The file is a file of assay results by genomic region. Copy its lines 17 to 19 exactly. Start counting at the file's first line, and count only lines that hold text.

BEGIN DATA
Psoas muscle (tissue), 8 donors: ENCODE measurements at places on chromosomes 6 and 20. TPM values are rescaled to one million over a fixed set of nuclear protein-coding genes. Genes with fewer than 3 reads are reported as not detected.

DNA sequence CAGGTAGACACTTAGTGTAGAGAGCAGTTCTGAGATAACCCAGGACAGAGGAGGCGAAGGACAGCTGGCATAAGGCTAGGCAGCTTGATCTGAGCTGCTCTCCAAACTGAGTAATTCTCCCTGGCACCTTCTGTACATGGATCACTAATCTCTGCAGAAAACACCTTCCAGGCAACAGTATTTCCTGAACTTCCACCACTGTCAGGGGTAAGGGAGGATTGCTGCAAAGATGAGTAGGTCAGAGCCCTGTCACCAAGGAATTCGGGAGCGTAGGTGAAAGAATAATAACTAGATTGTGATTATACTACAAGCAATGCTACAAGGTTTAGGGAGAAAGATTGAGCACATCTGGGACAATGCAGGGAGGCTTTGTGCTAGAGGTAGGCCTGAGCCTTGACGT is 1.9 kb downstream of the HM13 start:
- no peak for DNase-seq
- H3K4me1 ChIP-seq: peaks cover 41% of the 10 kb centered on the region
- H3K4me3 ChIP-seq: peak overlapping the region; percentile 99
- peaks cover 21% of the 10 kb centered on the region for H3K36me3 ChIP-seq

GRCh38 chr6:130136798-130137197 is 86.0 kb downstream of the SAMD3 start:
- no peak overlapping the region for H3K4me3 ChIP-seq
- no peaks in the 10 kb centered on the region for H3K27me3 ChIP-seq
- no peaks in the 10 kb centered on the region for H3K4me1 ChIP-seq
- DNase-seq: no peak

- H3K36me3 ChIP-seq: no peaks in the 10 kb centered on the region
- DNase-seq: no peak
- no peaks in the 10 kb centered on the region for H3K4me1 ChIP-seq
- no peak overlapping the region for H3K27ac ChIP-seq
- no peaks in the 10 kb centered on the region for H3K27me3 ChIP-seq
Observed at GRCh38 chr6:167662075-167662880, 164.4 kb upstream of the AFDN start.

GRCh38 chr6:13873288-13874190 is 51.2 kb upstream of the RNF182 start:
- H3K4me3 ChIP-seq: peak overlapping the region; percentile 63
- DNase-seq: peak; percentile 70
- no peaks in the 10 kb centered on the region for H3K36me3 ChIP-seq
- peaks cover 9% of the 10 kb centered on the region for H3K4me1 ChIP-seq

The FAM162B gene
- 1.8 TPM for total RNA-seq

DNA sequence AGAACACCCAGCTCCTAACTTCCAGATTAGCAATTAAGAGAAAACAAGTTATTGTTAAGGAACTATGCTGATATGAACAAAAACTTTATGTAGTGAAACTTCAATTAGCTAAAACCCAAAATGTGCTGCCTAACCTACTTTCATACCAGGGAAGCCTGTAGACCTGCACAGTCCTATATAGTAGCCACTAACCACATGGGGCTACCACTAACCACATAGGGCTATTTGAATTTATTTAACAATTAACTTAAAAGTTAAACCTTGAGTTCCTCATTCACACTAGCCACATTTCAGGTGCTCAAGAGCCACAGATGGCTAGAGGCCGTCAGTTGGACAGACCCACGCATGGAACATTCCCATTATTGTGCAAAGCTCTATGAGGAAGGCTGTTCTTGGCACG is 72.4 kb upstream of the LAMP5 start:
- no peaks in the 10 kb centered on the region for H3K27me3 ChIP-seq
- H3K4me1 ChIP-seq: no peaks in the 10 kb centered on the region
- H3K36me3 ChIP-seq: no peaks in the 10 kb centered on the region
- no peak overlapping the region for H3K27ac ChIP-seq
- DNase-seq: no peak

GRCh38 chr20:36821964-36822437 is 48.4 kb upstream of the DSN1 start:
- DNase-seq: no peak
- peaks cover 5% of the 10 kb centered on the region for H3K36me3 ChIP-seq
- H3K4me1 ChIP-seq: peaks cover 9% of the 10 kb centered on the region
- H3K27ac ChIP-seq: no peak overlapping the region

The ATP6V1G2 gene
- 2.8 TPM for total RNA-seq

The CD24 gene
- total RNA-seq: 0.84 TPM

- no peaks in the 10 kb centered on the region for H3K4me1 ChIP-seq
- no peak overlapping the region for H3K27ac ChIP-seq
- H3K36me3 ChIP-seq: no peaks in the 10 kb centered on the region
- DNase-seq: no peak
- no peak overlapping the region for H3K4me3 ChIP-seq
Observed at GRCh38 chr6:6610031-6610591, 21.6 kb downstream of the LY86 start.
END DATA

Observed at GRCh38 chr6:167662075-167662880, 164.4 kb upstream of the AFDN start.

GRCh38 chr6:13873288-13874190 is 51.2 kb upstream of the RNF182 start:
- H3K4me3 ChIP-seq: peak overlapping the region; percentile 63